On average ,therefore, online retailing in Europe has seen its market share rising from 4.8% in 2012 to 15.4% today. No Western country has stood apart from this major change in the way retailing is now conducted.
Online Growth in North America: market share now 18.8%
The onset of coronavirus had a similar, if less intense, effect in the U.S. as in Europe. Online spending rose, but as each state had different regulations relating to shops and what shoppers were allowed to do, the boost was not as strong as in Europe. The U.S. online retailing market share (using a consistent definition of retail) rose from 9.7% in 2012 to 18.8% today.
The U.S. is the headquarters of many ecommerce supergroups and market places with a global reach. It has the largest ecommerce retail sector of any country. One problem with U.S. estimates is that the Census Office there includes prepared food, petrol and diesel sales and the sale and repair of vehicles in the retailing bin. This understates online retail, because in Europe, retail is simply the sale to the final consumer of retail products and categories such as vehicle fuel, car sales etc are not as susceptible to e-commerce as retail products. The data in Figure 1 excludes these non-retail (from our viewpoint) categories, increasing market share from around 14.8% to 18.8%.
One would have thought that the U.S. market share would be the highest of any country: probably that would be true of the East and the West coast. However it is a very big country. Shipping merchandise from one region to another will be expensive. The distance between New York and San Francisco is 2,565.68 miles (4,129.06 km), which is roughly the same distance as a trip to Kazan in Tatarstan, Central Russia (2,323 miles or 3,739km), somewhere so far away that hardly anyone has been there.
Table 1 (below) gives recent ecommerce totals and market shares for six major Western European countries. The results are dominated by total online sales in the UK, Germany and France. These three made up 77.8% of major Western European ecommerce in 2022 (£256m). Britain had the largest online retail sector. German ecommerce grew from a share in 2019 of 14.2% to 19.6% in 2022, and France's from 9.7% to 14.9% over the same period. Special mention should be made of The Netherlands, whose online market share rose from 15.3% in 2019 to 19.2%. A large proportion of Dutch online retailing and e-shopping involves cross-border sales so the figures may be less accurate than for the other countries.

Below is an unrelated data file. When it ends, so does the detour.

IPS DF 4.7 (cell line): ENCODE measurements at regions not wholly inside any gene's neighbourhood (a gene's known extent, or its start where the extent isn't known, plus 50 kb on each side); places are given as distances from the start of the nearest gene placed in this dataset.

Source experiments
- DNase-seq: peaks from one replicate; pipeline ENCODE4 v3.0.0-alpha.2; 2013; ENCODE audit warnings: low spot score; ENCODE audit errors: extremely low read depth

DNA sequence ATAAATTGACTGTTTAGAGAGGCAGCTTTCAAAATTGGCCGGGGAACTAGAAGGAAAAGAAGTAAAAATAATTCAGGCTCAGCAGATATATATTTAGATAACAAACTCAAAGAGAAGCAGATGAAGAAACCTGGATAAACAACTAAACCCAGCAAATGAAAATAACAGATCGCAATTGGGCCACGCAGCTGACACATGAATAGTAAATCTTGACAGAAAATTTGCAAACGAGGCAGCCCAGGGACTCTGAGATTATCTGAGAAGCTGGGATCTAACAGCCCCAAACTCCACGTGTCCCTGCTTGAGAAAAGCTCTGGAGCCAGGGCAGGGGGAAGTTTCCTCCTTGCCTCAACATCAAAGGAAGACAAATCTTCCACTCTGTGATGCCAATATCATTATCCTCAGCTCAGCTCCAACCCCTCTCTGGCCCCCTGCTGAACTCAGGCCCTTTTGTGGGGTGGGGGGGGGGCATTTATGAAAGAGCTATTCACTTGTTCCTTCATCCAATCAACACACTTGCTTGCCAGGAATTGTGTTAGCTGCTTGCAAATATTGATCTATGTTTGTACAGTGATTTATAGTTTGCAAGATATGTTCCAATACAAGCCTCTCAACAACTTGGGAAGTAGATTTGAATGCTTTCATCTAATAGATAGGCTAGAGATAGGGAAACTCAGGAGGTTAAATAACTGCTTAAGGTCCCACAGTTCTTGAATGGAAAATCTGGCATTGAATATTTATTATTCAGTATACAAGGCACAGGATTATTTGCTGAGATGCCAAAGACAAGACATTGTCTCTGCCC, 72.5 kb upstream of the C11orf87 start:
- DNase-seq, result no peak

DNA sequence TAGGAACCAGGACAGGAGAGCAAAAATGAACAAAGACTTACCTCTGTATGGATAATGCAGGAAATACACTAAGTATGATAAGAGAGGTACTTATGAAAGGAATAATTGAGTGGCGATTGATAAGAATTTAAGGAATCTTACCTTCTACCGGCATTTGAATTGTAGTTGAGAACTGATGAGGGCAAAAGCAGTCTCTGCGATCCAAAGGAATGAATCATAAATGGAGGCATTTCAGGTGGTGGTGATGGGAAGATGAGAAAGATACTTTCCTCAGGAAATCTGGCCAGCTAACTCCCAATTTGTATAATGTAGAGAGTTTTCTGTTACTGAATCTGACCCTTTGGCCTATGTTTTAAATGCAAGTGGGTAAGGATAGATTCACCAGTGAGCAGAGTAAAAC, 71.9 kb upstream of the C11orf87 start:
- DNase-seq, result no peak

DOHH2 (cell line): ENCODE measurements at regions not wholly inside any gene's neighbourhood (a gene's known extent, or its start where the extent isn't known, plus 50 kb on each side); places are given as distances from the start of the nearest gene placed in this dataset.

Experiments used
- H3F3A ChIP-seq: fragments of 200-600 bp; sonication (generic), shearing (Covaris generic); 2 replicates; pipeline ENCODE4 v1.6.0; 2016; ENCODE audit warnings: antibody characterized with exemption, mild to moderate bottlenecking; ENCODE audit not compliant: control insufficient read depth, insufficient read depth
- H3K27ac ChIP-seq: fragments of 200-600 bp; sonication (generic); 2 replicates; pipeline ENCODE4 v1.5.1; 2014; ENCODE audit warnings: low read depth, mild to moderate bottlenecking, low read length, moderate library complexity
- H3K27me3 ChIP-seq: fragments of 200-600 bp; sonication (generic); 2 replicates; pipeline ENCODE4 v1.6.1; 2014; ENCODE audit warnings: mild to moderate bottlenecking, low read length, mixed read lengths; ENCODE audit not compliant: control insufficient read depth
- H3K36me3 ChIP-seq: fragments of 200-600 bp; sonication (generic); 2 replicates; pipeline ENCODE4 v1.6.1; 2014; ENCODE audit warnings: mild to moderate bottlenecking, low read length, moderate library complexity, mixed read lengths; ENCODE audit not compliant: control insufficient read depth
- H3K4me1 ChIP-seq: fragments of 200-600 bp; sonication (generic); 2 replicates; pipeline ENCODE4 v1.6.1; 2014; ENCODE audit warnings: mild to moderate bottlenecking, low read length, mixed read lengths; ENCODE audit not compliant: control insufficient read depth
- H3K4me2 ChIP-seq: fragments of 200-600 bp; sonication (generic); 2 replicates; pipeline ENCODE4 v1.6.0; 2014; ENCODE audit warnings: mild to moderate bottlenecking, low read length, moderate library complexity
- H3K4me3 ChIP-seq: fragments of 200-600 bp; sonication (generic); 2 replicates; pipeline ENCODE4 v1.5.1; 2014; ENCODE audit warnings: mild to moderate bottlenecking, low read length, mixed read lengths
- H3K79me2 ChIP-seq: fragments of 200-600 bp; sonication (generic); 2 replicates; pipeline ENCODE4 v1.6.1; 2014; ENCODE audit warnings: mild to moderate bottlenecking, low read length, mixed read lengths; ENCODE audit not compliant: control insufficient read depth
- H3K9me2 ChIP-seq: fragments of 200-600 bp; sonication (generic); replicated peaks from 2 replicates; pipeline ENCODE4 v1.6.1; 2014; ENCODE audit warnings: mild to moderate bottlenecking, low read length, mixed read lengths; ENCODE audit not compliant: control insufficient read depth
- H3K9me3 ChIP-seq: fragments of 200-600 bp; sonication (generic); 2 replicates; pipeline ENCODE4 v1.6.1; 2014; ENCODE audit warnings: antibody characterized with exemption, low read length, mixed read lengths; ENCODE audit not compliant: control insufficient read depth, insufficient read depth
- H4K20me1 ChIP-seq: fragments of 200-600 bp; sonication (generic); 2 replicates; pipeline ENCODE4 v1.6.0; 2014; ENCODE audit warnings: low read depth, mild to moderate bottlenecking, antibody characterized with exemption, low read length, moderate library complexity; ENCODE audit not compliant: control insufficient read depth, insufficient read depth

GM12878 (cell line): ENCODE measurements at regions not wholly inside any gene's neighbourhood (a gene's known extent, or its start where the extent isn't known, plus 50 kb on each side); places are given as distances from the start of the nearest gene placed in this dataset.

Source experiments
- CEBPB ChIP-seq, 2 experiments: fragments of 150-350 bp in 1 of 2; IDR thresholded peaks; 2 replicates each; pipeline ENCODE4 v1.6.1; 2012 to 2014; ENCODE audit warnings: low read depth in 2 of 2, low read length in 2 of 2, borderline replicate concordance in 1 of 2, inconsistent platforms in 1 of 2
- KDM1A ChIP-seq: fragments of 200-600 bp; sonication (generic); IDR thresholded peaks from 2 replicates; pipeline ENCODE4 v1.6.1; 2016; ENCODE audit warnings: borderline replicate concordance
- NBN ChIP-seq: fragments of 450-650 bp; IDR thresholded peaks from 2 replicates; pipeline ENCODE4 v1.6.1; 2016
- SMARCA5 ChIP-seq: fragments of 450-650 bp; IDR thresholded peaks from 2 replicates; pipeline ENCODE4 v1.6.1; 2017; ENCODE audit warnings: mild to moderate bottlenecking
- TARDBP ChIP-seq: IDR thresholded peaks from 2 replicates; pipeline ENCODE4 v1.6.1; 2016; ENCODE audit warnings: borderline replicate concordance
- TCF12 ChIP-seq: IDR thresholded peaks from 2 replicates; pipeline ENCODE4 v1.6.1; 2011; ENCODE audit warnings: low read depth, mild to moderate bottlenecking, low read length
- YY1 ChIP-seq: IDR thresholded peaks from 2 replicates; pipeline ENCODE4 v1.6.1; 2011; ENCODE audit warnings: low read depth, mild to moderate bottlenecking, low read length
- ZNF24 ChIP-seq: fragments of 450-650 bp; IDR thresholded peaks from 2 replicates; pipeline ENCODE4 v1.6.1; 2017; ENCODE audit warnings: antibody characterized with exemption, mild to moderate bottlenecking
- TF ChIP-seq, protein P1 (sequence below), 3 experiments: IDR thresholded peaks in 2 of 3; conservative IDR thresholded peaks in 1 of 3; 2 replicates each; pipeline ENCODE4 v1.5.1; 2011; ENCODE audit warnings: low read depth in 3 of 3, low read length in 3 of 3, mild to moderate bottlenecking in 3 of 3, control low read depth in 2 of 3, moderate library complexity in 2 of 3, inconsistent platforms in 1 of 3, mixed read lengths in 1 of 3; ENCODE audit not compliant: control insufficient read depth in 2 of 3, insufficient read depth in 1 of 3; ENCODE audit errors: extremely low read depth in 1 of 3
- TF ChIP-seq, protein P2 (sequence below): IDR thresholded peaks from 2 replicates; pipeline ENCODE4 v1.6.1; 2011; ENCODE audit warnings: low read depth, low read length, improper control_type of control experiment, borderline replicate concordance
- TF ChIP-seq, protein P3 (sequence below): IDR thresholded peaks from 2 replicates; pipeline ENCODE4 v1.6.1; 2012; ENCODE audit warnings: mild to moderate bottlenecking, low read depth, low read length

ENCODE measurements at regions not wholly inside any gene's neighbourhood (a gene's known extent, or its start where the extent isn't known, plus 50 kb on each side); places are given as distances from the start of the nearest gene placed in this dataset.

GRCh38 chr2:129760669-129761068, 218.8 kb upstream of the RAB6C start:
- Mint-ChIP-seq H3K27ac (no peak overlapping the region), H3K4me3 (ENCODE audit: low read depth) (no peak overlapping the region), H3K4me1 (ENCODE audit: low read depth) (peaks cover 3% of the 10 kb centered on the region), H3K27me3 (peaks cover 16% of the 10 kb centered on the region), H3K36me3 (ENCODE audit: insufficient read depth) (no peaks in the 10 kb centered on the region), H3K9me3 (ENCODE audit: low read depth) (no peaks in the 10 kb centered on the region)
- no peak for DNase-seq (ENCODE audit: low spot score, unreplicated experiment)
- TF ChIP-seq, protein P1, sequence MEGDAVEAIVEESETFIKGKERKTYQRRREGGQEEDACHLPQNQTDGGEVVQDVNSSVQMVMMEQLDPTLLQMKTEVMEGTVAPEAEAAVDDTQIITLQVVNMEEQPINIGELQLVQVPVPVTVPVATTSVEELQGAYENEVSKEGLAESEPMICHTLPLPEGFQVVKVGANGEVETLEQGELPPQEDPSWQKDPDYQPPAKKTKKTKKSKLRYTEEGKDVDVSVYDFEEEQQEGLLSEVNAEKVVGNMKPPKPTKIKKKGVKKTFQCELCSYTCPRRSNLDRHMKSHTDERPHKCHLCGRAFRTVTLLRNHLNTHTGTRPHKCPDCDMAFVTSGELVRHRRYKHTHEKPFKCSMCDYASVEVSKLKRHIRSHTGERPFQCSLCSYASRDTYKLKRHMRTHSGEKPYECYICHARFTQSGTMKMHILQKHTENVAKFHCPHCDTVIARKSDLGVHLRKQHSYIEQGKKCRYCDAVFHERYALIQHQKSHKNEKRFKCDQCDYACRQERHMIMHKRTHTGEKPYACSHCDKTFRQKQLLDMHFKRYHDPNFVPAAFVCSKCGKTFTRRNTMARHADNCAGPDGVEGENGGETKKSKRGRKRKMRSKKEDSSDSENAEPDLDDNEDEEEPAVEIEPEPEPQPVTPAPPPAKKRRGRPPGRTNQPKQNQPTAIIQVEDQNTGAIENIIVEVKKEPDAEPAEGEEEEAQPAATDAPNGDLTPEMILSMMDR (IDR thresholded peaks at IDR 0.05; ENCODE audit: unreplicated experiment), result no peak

Total Online Retail Sales 2019-2022
Currency values are Sterling (£) billions
Share of Online Sales 2019
Share of Online Sales 2021
[source: estimates by CRR]
Shoppers in countries with a small online sector may well buy more goods from neighbouring countries simply because the options are more limited at home. This was true for many years of Italy. There are legal issues of course when buying online goods from another country, if you want to return them for credit or raise a dispute because they are unsatisfactory. These problems can be overcome to some extent when using a marketplace such as Amazon or eBay or an eWallet such as Paypal. Around one-third of online shoppers say they have bought something from a foreign country. Although many countries have now introduced legislation to cover customer rights when buying online, this is only worthwhile for a cross-border shopper if the goods are of high value. Online retailers naturally benefit from cross-border customers, who may be of higher net worth, perhaps looking for goods that are not readily available at home or which are cheaper in other countries. Building a reputation for efficient fulfilment in other countries may also play a part in helping an online retailer to decide whether to enter a particular country’s market. It can sometimes be difficult to know how cross-border the retailer actually is. For what Amazon regards as legitimate tax reasons, invoices tend to come marked as Lichtenstein or Dublin irrespective of where the computers are located or where goods are shipped from.
Paying for Online Goods. Seemingly similar countries with common financial institutions may still be very unlike one another regarding how shoppers pay for online goods. The major theme is: ‘difference’.
Credit cards, debit cards, eWallets are used in many countries but are not predominant everywhere.
Since the 2008 recession, debit cards have taken over (from credit cards) as the UK’s main method of making online payment, followed by credit cards and then eWallets such as Paypal. Much used across the EU is a set of banking protocols called SEPA. SEPA stands for Single European Payments Area and allows shoppers to send and receive euro payments between two cross-border banks with no hassle.